SYNOPSIS: After 12 years in prison, former high school football star Eddie Palmer returns home to put his life back together—and forms an unlikely bond with Sam, an outcast boy from a troubled home. But Eddie's past threatens to ruin his new life and family.


Justin Timberlake is one of the few artistes in Hollywood that can juggle between a music and movie career. Madonna certainly has her days in the eighties but she is never a welcome onscreen presence in the eyes of critics. Timberlake on the other hand has The Social Network, Inside Llewyn Davis and Trolls on his resume to thank for. After a brief hiatus to plug his music talent, Timberlake is back to impress in the Apple+ original movie, Palmer.

Eddie Palmer (Timberlake) is a former high school football star that has just gotten out of jail after serving over a decade for attempted murder. He returned to his hometown and stayed with his grandmother, Vivan (June Squibb) while he tries to look for a job. On the lawn outside their house is a trailer where a drug addict, Shelly (Juno Temple) and her son, Sam (Ryder Allen) lives. When Shelly disappears one day, Sam came to stay with Vivian and Palmer forging a long-term, problematic relationship in the days to come.

The core of the drama lies in the relationship between Palmer and Sam. While Palmer didn’t really like Sam from the start because of his queer ways, he sort of slowly turned himself into a surrogate father figure. Sam being a boy loves to play dress up, watches Princesses cartoon, indulges in tea parties with his best friend resulting him being bullied in class. Even if Palmer attempts to change Sam’s gender nonconforming ways, he is largely left to what he likes and loves in the end.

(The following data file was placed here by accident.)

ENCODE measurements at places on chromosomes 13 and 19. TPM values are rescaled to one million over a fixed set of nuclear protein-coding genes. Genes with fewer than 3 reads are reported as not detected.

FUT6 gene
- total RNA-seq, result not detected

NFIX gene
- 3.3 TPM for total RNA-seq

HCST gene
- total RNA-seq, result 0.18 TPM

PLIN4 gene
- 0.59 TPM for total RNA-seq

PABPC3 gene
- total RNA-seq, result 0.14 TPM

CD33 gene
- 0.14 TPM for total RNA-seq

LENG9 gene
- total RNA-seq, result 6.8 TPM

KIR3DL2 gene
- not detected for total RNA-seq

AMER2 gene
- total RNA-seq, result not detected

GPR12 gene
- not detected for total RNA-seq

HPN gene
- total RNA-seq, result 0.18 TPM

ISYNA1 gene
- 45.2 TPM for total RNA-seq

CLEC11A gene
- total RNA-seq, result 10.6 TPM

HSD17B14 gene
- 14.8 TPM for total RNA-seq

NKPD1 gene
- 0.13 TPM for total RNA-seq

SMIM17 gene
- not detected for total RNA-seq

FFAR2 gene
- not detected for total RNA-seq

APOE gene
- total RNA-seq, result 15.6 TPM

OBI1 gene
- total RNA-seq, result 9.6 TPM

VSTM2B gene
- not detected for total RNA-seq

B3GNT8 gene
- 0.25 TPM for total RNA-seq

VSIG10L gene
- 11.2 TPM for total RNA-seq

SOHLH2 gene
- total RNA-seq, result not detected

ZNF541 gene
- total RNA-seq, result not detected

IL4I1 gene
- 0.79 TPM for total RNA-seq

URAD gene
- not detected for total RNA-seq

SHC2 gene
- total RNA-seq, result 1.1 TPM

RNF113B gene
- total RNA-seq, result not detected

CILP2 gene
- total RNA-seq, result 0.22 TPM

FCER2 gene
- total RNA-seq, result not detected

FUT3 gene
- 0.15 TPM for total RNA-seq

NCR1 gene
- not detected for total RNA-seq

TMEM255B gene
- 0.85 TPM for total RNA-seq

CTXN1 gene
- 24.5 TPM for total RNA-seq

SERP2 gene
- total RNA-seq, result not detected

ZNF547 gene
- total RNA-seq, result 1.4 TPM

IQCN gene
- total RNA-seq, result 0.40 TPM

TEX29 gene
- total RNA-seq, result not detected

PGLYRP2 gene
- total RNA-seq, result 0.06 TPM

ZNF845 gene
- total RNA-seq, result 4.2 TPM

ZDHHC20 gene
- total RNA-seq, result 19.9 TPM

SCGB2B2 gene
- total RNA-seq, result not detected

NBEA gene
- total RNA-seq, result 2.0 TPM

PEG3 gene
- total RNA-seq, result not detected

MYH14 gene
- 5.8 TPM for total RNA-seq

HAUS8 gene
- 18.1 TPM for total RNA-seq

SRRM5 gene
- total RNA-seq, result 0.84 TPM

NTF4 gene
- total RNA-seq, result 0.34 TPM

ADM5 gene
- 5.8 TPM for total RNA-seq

Where the plotting is concerned, the only challenging part is Sam’s character. It’s an issue that is in existence forever but not one that is commonly told in a commercial flick. Director Fisher Stevens and writer Cheryl Guerriero takes good care to portray Sam as believable and identifiable though without resorting to propaganda. It’s a well-told message that such issues exist in current society. Why deny and hide if the issue is real?

The rest of the story however is a little predictable. An ex-con trying to find his life back but encounter naysayers at every corner. We have seen that a thousand times onscreen. But Palmer succeeds mainly the journey for Palmer to redeem himself is surprisingly heart-felt and honest. Despite not taking any calculated risks or unnecessary subplots beside an expected confrontational with rugged friends, the drama feels remarkably real although it does gets a bit bogged down by a courtroom drama and police procedural caused by Sam’s irresponsible mother in the third act.

There’s enough chemistry between Timberlake and his young co-star to make things worked. Ryder Allen is a refreshing young actor to watch out for and Timberlake for the best part puts in a nuanced, likeable and scene-stealing performance. Alisha Wainwright stars as the love interest and also Sam’s teacher while English actress Juno Temple does her best to portray a messed-up junkie.

Palmer though formulaic features strong acting especially from Timberlake. It’s definitely his showcase of the year. Do go for this if you have the chance as it’s not very likely we are going to see a well-made intimate drama on the big screen anytime soon.  


Review by Linus Tee



Genre: Drama
Starring: Justin Timberlake, Juno Temple, Alisha Wainwright, June Squibb, Ryder Allen, Jesse C. Boyd
Director: Fisher Stevens
Year Made: 2021



Languages: English
Subtitles: English, Simplified Chinese, Traditional Chinese
Running Time: 1 hr 51 mins